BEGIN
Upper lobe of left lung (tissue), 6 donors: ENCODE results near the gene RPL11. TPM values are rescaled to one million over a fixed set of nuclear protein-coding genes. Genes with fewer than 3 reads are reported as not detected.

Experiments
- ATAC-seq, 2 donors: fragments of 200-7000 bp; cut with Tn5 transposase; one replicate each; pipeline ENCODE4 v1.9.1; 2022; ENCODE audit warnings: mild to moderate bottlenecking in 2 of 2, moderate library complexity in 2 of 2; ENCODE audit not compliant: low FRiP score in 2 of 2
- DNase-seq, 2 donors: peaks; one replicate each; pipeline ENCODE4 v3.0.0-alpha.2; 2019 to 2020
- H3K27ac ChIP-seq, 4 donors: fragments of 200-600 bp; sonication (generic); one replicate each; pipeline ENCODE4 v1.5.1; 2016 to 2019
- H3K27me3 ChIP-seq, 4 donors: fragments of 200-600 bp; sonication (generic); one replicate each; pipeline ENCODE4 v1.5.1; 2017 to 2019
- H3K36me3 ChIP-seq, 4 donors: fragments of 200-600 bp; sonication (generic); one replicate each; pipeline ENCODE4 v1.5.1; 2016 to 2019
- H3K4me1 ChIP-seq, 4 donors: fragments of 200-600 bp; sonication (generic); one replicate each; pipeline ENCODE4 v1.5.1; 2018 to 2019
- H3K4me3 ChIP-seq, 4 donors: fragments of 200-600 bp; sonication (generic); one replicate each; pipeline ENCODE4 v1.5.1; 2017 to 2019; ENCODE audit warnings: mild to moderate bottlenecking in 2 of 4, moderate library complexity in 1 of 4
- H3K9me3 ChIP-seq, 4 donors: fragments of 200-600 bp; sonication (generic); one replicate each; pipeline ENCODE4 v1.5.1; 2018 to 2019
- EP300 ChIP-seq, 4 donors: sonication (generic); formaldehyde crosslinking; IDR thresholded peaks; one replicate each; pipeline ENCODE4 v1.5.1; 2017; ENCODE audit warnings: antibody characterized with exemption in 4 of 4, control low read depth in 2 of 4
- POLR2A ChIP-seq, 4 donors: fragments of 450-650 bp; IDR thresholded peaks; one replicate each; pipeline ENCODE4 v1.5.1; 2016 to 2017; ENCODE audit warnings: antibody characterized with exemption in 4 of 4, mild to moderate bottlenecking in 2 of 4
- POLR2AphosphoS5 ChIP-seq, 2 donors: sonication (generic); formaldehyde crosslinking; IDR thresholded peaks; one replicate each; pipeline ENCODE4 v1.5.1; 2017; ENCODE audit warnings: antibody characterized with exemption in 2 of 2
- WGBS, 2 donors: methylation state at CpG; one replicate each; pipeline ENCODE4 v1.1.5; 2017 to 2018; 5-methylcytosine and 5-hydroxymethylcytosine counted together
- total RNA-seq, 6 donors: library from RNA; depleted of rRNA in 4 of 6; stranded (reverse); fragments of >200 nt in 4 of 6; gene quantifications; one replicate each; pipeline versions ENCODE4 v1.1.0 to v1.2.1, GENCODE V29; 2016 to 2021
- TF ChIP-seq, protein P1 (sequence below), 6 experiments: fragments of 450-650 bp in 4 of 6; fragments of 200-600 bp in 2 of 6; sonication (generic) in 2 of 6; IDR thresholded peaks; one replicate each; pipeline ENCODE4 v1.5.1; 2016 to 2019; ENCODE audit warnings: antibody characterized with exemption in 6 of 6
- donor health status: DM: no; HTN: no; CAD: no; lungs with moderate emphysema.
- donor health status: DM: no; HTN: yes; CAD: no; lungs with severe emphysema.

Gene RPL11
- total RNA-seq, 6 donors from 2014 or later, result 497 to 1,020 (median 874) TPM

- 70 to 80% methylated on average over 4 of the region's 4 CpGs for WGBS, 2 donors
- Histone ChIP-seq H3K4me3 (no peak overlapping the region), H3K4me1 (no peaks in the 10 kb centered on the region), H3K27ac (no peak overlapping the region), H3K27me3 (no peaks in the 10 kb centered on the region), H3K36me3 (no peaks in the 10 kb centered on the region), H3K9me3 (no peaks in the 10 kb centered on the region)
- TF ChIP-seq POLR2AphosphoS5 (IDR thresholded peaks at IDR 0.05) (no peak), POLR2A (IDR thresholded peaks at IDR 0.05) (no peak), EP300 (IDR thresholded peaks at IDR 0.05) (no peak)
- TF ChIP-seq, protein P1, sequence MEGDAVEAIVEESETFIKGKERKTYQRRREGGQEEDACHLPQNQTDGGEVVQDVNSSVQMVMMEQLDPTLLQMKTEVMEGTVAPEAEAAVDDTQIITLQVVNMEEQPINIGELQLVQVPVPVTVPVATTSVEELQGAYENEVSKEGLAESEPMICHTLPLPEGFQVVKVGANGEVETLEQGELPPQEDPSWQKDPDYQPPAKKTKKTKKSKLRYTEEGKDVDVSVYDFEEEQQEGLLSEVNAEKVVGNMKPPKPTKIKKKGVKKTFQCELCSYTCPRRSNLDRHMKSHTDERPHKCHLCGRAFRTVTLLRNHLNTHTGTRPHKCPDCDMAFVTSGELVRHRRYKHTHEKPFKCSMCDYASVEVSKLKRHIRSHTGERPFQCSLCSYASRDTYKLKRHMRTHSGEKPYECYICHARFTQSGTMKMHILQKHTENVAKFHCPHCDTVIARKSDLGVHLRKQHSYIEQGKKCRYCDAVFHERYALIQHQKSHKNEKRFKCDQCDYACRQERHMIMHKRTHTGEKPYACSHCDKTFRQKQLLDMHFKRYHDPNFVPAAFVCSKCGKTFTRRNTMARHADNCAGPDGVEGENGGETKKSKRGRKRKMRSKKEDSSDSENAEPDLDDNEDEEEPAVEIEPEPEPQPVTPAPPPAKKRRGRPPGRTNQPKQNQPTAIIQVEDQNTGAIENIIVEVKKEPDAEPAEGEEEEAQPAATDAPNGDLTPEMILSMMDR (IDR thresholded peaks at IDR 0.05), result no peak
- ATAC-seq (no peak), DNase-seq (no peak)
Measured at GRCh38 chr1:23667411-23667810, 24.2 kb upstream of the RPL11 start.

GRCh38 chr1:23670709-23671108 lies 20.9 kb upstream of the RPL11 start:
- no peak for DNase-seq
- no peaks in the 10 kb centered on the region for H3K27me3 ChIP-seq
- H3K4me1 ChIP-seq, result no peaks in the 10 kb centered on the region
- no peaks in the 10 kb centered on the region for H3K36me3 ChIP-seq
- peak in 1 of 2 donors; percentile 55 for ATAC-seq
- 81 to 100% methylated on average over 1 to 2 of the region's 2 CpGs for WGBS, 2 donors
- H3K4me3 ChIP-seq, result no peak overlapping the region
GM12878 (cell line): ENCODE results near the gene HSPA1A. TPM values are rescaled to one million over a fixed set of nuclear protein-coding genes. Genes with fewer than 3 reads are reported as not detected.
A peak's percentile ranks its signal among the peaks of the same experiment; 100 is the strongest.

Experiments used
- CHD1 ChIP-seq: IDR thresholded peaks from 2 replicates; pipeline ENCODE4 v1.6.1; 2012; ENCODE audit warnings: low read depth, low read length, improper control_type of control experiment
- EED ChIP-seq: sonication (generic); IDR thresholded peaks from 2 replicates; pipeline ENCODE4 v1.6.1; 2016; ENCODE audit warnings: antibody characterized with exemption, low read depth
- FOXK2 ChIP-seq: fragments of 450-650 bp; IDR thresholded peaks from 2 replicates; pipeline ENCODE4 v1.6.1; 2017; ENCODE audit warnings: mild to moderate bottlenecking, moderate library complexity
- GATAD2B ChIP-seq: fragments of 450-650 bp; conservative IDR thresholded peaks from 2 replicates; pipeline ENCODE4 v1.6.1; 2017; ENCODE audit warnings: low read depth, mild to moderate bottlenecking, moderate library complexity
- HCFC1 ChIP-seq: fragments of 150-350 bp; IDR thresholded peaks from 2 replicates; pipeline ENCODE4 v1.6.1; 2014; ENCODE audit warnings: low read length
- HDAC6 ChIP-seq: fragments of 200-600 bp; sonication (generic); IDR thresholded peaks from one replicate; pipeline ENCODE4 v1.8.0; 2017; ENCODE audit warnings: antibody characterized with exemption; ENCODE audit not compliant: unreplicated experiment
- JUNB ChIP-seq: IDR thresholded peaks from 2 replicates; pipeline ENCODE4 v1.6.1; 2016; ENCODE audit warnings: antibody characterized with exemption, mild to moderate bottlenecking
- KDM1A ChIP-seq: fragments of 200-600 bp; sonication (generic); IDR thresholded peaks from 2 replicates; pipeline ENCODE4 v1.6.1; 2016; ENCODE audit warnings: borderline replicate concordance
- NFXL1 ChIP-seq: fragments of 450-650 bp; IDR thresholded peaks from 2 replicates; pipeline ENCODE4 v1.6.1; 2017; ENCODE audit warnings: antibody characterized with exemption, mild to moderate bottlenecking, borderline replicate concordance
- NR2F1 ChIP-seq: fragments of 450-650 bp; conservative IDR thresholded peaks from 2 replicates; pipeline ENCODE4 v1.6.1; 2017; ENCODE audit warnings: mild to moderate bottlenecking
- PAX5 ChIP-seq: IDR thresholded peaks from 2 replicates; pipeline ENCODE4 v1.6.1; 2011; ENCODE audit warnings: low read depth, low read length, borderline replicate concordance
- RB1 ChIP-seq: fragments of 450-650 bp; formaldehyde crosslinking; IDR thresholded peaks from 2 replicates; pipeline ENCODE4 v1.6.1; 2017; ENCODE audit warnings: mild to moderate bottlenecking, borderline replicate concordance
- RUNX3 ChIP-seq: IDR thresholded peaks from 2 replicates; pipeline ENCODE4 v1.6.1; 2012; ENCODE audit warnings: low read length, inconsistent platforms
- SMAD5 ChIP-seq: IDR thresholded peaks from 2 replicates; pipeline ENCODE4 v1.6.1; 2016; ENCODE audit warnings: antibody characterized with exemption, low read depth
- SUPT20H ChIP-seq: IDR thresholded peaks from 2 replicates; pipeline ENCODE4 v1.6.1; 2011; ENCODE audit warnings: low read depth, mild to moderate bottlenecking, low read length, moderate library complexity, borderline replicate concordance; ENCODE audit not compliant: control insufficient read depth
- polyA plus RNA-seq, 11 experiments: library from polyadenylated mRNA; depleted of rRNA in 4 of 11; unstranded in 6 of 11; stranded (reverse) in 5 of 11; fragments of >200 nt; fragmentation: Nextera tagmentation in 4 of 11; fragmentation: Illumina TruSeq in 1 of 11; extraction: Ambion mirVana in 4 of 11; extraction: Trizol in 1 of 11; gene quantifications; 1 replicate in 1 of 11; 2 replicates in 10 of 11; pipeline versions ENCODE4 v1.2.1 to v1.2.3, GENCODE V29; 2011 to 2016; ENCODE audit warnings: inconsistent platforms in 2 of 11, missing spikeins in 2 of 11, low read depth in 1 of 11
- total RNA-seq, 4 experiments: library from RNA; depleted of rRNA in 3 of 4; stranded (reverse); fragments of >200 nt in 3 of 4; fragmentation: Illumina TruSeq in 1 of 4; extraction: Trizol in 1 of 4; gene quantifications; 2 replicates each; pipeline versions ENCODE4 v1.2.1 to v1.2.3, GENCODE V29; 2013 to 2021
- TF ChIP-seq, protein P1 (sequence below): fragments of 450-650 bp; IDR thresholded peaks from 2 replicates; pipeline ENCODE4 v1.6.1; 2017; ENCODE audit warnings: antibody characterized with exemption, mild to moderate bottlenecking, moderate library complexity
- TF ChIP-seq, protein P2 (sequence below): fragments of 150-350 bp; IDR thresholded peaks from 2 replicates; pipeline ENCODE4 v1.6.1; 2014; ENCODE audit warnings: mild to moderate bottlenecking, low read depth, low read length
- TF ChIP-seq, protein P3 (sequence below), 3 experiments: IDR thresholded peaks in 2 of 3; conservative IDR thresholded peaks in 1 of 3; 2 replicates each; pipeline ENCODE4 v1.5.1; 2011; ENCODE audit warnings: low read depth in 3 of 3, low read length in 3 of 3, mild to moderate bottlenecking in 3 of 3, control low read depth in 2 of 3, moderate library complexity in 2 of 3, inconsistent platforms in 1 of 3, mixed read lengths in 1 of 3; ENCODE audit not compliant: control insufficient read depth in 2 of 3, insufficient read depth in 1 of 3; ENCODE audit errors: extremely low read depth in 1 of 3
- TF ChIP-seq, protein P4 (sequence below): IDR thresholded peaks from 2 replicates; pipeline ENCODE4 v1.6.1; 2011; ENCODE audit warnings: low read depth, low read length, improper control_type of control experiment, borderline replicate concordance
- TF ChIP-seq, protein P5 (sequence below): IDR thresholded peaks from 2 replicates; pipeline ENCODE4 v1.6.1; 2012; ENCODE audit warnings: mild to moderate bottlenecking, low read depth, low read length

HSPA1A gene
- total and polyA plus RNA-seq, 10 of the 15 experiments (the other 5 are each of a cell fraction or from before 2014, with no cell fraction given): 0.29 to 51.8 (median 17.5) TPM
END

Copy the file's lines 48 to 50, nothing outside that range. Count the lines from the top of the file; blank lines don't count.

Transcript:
- PAX5 ChIP-seq: IDR thresholded peaks from 2 replicates; pipeline ENCODE4 v1.6.1; 2011; ENCODE audit warnings: low read depth, low read length, borderline replicate concordance
- RB1 ChIP-seq: fragments of 450-650 bp; formaldehyde crosslinking; IDR thresholded peaks from 2 replicates; pipeline ENCODE4 v1.6.1; 2017; ENCODE audit warnings: mild to moderate bottlenecking, borderline replicate concordance
- RUNX3 ChIP-seq: IDR thresholded peaks from 2 replicates; pipeline ENCODE4 v1.6.1; 2012; ENCODE audit warnings: low read length, inconsistent platforms